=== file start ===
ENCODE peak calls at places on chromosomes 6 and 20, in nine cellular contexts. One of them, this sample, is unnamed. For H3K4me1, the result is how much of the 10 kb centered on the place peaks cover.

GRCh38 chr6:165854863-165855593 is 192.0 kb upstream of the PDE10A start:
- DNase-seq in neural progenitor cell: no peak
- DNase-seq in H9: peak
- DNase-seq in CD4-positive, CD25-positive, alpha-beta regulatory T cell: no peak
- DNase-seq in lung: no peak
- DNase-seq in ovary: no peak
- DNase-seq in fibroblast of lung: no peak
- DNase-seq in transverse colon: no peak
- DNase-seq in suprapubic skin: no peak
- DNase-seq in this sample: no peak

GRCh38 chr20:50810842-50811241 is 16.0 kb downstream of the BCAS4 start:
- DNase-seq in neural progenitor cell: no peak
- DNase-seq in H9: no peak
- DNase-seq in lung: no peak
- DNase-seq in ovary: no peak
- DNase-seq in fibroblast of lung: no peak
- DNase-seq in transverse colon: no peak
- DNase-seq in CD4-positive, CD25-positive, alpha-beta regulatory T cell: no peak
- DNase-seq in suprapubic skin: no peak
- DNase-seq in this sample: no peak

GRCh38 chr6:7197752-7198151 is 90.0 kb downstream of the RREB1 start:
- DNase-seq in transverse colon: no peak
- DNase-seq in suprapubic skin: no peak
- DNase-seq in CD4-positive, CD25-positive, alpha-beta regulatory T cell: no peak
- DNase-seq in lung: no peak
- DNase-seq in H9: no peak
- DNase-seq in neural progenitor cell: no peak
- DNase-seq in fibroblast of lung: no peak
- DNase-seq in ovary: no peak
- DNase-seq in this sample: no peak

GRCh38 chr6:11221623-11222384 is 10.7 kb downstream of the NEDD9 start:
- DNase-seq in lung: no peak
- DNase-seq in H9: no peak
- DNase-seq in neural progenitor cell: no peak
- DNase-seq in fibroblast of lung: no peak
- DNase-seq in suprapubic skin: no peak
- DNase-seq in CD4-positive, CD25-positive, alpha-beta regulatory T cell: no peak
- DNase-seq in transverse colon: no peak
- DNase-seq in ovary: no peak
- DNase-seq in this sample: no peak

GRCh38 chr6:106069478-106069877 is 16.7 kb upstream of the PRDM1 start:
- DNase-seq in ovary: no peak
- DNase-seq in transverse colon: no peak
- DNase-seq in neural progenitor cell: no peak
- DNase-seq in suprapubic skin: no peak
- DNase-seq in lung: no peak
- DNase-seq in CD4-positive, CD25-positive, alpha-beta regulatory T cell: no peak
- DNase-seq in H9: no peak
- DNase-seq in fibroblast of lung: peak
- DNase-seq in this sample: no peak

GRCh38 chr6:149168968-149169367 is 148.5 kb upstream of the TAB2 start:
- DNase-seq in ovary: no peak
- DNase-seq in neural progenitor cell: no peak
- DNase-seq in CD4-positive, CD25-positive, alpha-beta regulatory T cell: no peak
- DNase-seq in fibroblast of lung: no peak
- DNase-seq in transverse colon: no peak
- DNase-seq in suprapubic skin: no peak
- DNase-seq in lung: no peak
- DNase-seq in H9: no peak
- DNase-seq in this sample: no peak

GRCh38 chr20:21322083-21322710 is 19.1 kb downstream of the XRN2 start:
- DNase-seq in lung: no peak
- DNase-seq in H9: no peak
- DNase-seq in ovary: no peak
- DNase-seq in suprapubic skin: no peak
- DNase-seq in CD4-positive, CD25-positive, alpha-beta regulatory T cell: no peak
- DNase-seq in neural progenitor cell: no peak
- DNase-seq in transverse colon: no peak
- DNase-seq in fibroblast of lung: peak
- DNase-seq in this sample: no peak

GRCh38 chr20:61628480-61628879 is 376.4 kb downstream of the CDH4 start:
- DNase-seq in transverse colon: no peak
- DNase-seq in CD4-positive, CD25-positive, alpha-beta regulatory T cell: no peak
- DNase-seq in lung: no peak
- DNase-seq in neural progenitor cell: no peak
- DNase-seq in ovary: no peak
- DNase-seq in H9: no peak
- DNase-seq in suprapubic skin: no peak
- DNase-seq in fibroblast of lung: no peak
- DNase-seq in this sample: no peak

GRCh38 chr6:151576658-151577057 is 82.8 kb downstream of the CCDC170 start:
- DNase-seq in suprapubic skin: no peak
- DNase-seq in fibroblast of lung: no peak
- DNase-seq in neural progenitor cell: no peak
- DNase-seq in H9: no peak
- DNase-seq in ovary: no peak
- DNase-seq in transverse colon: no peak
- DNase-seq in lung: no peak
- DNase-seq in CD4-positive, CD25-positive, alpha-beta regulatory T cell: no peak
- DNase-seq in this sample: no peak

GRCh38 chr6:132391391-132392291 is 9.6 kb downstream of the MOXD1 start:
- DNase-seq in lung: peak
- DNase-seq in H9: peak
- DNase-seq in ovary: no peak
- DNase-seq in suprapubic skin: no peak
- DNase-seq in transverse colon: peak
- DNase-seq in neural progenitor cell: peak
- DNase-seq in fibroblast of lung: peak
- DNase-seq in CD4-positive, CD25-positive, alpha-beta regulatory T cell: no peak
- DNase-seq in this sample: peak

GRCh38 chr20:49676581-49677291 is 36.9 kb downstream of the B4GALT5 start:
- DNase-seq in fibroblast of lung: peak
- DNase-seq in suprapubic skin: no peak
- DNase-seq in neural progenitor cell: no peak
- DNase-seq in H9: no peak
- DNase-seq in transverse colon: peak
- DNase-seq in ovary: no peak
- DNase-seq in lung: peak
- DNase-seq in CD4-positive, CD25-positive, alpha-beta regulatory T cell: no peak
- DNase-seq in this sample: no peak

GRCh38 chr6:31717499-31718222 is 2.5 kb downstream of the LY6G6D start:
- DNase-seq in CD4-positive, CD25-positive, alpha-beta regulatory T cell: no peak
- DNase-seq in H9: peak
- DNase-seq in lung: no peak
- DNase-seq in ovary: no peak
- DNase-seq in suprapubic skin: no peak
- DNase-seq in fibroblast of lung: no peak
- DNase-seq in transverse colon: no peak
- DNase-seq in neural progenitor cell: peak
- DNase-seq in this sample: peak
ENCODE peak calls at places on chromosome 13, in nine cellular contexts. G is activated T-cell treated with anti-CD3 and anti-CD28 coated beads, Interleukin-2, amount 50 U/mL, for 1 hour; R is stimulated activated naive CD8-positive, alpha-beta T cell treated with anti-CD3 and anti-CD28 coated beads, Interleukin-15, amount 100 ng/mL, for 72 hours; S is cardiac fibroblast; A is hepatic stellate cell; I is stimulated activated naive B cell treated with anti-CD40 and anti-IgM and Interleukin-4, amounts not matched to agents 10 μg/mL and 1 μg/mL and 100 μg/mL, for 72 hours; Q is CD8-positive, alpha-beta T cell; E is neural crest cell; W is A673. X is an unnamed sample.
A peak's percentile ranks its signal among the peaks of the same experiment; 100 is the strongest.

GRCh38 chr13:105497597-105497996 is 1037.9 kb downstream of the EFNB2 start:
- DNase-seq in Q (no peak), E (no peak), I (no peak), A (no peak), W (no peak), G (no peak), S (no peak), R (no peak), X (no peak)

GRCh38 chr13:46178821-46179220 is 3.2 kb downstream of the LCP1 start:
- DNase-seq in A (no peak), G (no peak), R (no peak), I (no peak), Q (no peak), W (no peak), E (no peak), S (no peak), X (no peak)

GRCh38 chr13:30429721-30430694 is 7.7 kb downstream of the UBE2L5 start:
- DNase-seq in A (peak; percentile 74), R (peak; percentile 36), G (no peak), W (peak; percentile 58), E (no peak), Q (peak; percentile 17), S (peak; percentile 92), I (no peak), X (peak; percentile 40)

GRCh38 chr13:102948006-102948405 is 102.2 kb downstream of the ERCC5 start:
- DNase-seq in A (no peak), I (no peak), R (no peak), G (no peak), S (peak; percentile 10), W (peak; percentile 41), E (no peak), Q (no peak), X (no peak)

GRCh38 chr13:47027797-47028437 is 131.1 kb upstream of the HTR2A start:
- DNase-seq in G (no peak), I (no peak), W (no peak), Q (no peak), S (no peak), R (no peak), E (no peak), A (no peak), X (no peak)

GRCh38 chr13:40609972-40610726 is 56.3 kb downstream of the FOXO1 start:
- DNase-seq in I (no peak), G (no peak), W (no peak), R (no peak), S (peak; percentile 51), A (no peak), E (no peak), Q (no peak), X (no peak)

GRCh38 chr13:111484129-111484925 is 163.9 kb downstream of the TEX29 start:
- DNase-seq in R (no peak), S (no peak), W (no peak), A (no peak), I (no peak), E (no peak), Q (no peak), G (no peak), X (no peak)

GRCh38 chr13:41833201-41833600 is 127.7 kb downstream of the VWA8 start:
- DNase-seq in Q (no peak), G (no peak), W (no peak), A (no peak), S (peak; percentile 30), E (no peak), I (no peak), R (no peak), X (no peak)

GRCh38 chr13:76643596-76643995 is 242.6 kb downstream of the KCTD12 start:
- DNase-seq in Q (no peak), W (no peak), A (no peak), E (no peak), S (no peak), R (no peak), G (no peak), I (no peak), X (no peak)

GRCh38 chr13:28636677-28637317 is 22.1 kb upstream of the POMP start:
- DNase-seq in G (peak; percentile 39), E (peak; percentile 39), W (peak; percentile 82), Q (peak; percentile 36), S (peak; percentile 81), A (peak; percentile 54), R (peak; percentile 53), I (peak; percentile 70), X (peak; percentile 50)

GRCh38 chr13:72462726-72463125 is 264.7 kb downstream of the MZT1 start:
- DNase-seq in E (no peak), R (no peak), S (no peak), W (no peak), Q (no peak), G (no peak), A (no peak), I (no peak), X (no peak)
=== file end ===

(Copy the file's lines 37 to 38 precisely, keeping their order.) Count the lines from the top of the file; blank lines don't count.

- DNase-seq in suprapubic skin: no peak
- DNase-seq in CD4-positive, CD25-positive, alpha-beta regulatory T cell: no peak